Beautiful underwear doesn’t have to be uncomfortable. And too often, men have influenced what clothes women wear. Next up in our Limitless series celebrating women working in male-dominated industries, this first-time entrepreneur is building a fashion empire with her intimate understanding of what women want.

Mitchell Van Der Est founded her custom lingerie line, Rosa Carter in 2016. At the time it was simply a personal DIY project to create a bralette that was comfortable to wear. Since then, it has grown into a reputable brand, fuelled by demand from both friends and strangers.

Mitchell and Rosa Carter's lead model Sesame

It’s easy to underestimate the value of well-made underwear that fits properly. Perhaps, like many things related to women and what brings them joy, it can feel frivolous to place importance on undergarments. But there is nothing more torturous and masochistic than ill-fitting underwear. As if the burden of the misogyny that demands women be perpetually prim and proper isn’t bad enough.

“You have to take risks,” says the 24-year-old. “Calculated risks and leaps of faith.” For her, the leap of faith would be a dive into the world of manufacturing. Fortunately, her home town of Mahalapye is a large town where textile and small tool manufacturing are key industries. Another leap of faith would be whether a business of this nature could stay afloat and grow in Botswana. It seems like it was worth taking.

The establishment of Rosa Carter came a year after Mitchell had gone to study Chinese Language and Literature at Binhai University in China. Back in Botswana, she found herself more open in heart and mind to future possibilities. When she saw how popular her design was, she started producing orders. “You need to move forward, make bold decisions and explore opportunities!”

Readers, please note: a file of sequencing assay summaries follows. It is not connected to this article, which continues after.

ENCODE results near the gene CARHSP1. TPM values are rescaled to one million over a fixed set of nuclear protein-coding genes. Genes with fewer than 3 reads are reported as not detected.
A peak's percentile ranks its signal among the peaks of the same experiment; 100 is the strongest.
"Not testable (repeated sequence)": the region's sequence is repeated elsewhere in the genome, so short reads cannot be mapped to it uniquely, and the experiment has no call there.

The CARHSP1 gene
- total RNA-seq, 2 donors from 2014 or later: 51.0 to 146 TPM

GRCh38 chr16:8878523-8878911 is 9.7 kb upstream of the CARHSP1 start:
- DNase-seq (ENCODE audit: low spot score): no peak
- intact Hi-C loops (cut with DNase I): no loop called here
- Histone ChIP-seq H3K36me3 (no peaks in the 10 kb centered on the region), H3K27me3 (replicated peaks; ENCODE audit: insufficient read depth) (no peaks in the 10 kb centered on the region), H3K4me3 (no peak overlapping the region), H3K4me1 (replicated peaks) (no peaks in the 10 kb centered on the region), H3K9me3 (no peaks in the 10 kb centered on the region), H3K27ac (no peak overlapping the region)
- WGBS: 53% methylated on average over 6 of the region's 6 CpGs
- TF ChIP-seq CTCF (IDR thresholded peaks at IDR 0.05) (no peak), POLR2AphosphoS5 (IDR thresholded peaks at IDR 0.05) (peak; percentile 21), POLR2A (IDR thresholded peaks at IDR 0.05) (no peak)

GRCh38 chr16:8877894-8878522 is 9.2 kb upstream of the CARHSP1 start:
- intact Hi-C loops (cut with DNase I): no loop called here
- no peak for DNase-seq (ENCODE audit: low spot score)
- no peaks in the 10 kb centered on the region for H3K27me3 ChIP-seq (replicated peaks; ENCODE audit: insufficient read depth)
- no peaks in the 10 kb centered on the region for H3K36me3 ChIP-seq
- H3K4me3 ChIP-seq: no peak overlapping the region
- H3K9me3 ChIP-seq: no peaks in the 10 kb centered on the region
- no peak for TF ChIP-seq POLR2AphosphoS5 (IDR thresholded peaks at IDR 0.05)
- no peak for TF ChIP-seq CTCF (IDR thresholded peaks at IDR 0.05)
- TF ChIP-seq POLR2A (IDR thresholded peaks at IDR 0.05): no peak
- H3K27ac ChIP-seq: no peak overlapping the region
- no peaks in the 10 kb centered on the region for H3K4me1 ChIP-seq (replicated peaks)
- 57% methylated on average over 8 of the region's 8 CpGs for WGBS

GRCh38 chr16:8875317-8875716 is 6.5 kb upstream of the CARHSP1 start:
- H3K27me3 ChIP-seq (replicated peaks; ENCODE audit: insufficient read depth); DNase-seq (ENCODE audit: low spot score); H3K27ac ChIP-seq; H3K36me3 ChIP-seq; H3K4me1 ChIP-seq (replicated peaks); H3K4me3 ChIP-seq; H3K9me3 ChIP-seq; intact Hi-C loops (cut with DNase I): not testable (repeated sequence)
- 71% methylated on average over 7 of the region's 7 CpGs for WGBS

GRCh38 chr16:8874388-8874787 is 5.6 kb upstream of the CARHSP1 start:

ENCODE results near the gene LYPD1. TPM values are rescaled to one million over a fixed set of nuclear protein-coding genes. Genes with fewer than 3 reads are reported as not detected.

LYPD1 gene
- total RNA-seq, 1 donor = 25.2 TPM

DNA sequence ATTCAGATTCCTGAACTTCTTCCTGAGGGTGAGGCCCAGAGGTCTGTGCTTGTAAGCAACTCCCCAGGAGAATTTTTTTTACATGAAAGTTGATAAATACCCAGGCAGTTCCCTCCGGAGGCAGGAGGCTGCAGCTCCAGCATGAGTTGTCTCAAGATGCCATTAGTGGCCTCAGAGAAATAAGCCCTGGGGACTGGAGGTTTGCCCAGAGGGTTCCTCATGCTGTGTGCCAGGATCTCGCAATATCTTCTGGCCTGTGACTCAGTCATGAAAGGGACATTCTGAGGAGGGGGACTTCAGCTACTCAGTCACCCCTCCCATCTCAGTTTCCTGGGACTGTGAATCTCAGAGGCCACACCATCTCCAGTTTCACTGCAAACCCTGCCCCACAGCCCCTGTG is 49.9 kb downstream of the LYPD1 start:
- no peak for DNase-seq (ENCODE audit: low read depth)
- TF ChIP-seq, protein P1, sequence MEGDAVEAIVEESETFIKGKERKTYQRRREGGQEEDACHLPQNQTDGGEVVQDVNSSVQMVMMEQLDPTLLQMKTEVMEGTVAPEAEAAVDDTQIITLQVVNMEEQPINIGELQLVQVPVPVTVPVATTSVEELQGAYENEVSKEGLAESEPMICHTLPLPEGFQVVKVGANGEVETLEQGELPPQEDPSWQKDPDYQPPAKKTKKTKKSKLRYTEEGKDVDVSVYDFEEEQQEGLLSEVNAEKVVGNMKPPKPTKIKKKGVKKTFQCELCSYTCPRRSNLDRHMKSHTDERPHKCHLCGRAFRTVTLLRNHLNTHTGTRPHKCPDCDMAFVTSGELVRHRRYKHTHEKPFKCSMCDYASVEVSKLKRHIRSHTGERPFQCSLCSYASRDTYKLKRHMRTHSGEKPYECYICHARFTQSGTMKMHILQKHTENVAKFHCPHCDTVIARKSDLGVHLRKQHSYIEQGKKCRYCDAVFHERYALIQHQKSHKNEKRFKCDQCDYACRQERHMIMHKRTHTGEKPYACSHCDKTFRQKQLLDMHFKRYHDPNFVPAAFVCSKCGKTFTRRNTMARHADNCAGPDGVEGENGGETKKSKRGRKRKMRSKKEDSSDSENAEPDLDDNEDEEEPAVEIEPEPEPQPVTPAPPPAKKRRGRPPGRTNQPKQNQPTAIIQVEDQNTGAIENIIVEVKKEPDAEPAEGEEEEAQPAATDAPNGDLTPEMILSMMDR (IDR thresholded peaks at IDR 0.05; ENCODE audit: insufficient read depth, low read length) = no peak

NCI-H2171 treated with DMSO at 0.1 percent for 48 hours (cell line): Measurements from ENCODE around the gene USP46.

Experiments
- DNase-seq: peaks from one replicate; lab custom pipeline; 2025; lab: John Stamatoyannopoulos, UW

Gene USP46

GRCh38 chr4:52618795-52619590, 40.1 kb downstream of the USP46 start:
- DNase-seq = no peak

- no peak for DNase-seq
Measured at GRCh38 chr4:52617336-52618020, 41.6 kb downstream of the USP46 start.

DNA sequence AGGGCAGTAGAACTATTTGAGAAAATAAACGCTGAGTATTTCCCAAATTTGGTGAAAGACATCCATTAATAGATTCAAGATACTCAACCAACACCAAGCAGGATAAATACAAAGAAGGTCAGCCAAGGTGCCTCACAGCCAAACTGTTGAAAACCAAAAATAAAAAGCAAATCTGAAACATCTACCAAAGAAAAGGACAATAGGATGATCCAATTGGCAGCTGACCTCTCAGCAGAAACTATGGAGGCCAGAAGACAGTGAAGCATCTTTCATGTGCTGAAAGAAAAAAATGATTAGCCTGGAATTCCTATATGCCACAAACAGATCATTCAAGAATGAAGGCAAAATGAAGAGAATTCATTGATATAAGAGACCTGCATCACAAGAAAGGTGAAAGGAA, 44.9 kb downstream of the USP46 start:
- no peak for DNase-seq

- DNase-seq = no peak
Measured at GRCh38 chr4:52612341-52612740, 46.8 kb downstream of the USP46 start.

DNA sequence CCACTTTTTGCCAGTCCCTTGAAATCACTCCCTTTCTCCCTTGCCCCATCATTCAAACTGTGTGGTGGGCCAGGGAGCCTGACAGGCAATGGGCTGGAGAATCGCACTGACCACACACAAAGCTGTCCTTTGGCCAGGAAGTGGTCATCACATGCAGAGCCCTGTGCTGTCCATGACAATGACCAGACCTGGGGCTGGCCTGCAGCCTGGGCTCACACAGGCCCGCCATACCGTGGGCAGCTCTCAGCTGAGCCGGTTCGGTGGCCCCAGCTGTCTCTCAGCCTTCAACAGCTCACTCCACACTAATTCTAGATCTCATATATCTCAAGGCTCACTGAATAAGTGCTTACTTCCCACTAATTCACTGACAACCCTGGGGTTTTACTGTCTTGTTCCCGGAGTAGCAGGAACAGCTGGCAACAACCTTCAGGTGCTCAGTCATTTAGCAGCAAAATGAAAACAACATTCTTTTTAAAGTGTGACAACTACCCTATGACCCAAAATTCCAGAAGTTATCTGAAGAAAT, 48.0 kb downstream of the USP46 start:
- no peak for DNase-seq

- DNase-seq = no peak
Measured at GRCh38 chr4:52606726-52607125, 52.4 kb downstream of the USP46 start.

It’s a vulnerable, honest moment and a dismissal of hustle culture.

“Everything is handmade, my customers know that and as a result are patient with me and my process” she says. “We get a lot of referrals and new customers through word of mouth. People know they’re gonna get quality and they vouch for it.” What makes Rosa Carter apparel special – apart from the beauty of the pieces – is how adaptable it is to the form of each customer. Peruse their designs, and you will be presented with a myriad of body shapes and sizes, in all shades. To be a Rosa Carter girl is to simply be one interested in pretty things, made specially for you.

Prototypes of designs are shared on the brand’s social media profiles to signal the start of taking orders. It’s not uncommon for pieces to be sold out in a matter of weeks. “I used to believe in working overtime, I’d work on weekends and miss out on important things like time with family,” she shares “It led to me burning out and shutting down. Now I make it a point to prioritize health and rest and make sure I have two straight days of relaxation.”

It’s a vulnerable, honest moment and a dismissal of hustle culture. It’s an acknowledgement that working yourself to death won’t make success come faster but instead only hasten your own wear and tear.

As the Rosa Carter brand grows, it’ll be interesting to see how the team continues to deliver what makes them a grassroots runaway success story: their focus on tailoring their garments to each individual. Van Der Est is positive: “I’m fortunate to get back the care I put into my garments, from my customers and I know we’ll grow together and reach new heights.”

With thanks to Africa No Filter who made this series possible.